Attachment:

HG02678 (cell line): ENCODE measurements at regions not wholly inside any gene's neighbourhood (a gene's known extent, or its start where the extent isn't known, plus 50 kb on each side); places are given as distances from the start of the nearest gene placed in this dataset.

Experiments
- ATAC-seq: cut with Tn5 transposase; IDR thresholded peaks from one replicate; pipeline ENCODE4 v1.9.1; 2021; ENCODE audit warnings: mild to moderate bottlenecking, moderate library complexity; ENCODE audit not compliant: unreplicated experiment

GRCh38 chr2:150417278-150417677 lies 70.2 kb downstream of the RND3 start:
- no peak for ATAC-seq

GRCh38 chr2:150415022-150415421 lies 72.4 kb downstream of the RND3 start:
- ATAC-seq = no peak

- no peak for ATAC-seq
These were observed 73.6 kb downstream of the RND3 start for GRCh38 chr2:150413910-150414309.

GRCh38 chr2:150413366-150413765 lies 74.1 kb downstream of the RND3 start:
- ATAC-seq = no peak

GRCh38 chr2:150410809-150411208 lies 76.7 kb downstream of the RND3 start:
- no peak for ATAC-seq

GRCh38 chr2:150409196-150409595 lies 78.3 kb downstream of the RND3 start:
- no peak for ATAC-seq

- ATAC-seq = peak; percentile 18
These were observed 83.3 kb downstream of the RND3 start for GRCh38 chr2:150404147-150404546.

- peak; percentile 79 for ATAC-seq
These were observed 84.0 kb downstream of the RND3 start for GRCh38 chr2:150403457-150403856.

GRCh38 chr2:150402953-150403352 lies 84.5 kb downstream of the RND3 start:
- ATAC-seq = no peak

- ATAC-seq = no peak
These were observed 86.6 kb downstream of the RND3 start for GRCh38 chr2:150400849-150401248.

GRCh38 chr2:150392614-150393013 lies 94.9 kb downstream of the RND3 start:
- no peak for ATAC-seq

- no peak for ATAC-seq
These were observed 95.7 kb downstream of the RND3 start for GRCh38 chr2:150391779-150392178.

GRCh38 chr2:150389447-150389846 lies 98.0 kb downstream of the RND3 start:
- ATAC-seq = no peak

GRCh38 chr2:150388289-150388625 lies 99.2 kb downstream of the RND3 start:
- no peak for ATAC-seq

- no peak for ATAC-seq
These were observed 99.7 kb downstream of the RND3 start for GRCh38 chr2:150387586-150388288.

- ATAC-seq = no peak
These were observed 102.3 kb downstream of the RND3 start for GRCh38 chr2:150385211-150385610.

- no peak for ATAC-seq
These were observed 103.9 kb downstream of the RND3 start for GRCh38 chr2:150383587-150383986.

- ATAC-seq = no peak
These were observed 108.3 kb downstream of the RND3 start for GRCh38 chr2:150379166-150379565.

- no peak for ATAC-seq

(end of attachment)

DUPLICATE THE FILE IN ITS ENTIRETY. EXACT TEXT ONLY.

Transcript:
HG02678 (cell line): ENCODE measurements at regions not wholly inside any gene's neighbourhood (a gene's known extent, or its start where the extent isn't known, plus 50 kb on each side); places are given as distances from the start of the nearest gene placed in this dataset.

Experiments
- ATAC-seq: cut with Tn5 transposase; IDR thresholded peaks from one replicate; pipeline ENCODE4 v1.9.1; 2021; ENCODE audit warnings: mild to moderate bottlenecking, moderate library complexity; ENCODE audit not compliant: unreplicated experiment

GRCh38 chr2:150417278-150417677 lies 70.2 kb downstream of the RND3 start:
- no peak for ATAC-seq

GRCh38 chr2:150415022-150415421 lies 72.4 kb downstream of the RND3 start:
- ATAC-seq = no peak

- no peak for ATAC-seq
These were observed 73.6 kb downstream of the RND3 start for GRCh38 chr2:150413910-150414309.

GRCh38 chr2:150413366-150413765 lies 74.1 kb downstream of the RND3 start:
- ATAC-seq = no peak

GRCh38 chr2:150410809-150411208 lies 76.7 kb downstream of the RND3 start:
- no peak for ATAC-seq

GRCh38 chr2:150409196-150409595 lies 78.3 kb downstream of the RND3 start:
- no peak for ATAC-seq

- ATAC-seq = peak; percentile 18
These were observed 83.3 kb downstream of the RND3 start for GRCh38 chr2:150404147-150404546.

- peak; percentile 79 for ATAC-seq
These were observed 84.0 kb downstream of the RND3 start for GRCh38 chr2:150403457-150403856.

GRCh38 chr2:150402953-150403352 lies 84.5 kb downstream of the RND3 start:
- ATAC-seq = no peak

- ATAC-seq = no peak
These were observed 86.6 kb downstream of the RND3 start for GRCh38 chr2:150400849-150401248.

GRCh38 chr2:150392614-150393013 lies 94.9 kb downstream of the RND3 start:
- no peak for ATAC-seq

- no peak for ATAC-seq
These were observed 95.7 kb downstream of the RND3 start for GRCh38 chr2:150391779-150392178.

GRCh38 chr2:150389447-150389846 lies 98.0 kb downstream of the RND3 start:
- ATAC-seq = no peak

GRCh38 chr2:150388289-150388625 lies 99.2 kb downstream of the RND3 start:
- no peak for ATAC-seq

- no peak for ATAC-seq
These were observed 99.7 kb downstream of the RND3 start for GRCh38 chr2:150387586-150388288.

- ATAC-seq = no peak
These were observed 102.3 kb downstream of the RND3 start for GRCh38 chr2:150385211-150385610.

- no peak for ATAC-seq
These were observed 103.9 kb downstream of the RND3 start for GRCh38 chr2:150383587-150383986.

- ATAC-seq = no peak
These were observed 108.3 kb downstream of the RND3 start for GRCh38 chr2:150379166-150379565.

- no peak for ATAC-seq